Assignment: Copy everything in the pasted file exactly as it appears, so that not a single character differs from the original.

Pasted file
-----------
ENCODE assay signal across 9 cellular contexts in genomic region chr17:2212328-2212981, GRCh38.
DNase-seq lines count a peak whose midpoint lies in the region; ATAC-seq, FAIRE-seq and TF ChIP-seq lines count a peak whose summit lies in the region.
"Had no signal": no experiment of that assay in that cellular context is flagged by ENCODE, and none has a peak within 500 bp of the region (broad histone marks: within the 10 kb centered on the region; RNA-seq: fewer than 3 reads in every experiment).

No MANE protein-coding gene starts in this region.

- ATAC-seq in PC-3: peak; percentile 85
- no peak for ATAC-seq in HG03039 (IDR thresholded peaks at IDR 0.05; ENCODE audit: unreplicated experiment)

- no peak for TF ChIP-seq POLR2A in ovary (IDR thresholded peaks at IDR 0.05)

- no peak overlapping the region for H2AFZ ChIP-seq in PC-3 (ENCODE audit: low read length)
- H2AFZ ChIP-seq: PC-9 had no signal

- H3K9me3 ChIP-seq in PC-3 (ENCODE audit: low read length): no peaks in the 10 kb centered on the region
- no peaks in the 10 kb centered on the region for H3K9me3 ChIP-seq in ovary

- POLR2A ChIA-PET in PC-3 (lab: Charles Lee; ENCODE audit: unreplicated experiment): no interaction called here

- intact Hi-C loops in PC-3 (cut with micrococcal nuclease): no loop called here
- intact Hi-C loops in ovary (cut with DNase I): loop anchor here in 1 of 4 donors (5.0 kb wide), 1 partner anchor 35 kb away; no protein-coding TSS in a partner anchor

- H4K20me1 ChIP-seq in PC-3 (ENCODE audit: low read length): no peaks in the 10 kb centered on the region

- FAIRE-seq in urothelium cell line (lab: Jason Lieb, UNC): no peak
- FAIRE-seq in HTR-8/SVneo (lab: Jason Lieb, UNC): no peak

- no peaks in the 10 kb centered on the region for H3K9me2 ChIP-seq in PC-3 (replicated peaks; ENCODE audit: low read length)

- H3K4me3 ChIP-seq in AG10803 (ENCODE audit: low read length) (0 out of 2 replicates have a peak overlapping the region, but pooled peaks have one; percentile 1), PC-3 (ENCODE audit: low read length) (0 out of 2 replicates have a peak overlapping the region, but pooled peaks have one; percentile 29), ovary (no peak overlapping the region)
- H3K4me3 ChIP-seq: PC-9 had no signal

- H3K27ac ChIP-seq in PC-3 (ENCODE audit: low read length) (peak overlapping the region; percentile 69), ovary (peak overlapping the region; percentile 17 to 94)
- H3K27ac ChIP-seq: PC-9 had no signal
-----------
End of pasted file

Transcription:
ENCODE assay signal across 9 cellular contexts in genomic region chr17:2212328-2212981, GRCh38.
DNase-seq lines count a peak whose midpoint lies in the region; ATAC-seq, FAIRE-seq and TF ChIP-seq lines count a peak whose summit lies in the region.
"Had no signal": no experiment of that assay in that cellular context is flagged by ENCODE, and none has a peak within 500 bp of the region (broad histone marks: within the 10 kb centered on the region; RNA-seq: fewer than 3 reads in every experiment).

No MANE protein-coding gene starts in this region.

- ATAC-seq in PC-3: peak; percentile 85
- no peak for ATAC-seq in HG03039 (IDR thresholded peaks at IDR 0.05; ENCODE audit: unreplicated experiment)

- no peak for TF ChIP-seq POLR2A in ovary (IDR thresholded peaks at IDR 0.05)

- no peak overlapping the region for H2AFZ ChIP-seq in PC-3 (ENCODE audit: low read length)
- H2AFZ ChIP-seq: PC-9 had no signal

- H3K9me3 ChIP-seq in PC-3 (ENCODE audit: low read length): no peaks in the 10 kb centered on the region
- no peaks in the 10 kb centered on the region for H3K9me3 ChIP-seq in ovary

- POLR2A ChIA-PET in PC-3 (lab: Charles Lee; ENCODE audit: unreplicated experiment): no interaction called here

- intact Hi-C loops in PC-3 (cut with micrococcal nuclease): no loop called here
- intact Hi-C loops in ovary (cut with DNase I): loop anchor here in 1 of 4 donors (5.0 kb wide), 1 partner anchor 35 kb away; no protein-coding TSS in a partner anchor

- H4K20me1 ChIP-seq in PC-3 (ENCODE audit: low read length): no peaks in the 10 kb centered on the region

- FAIRE-seq in urothelium cell line (lab: Jason Lieb, UNC): no peak
- FAIRE-seq in HTR-8/SVneo (lab: Jason Lieb, UNC): no peak

- no peaks in the 10 kb centered on the region for H3K9me2 ChIP-seq in PC-3 (replicated peaks; ENCODE audit: low read length)

- H3K4me3 ChIP-seq in AG10803 (ENCODE audit: low read length) (0 out of 2 replicates have a peak overlapping the region, but pooled peaks have one; percentile 1), PC-3 (ENCODE audit: low read length) (0 out of 2 replicates have a peak overlapping the region, but pooled peaks have one; percentile 29), ovary (no peak overlapping the region)
- H3K4me3 ChIP-seq: PC-9 had no signal

- H3K27ac ChIP-seq in PC-3 (ENCODE audit: low read length) (peak overlapping the region; percentile 69), ovary (peak overlapping the region; percentile 17 to 94)
- H3K27ac ChIP-seq: PC-9 had no signal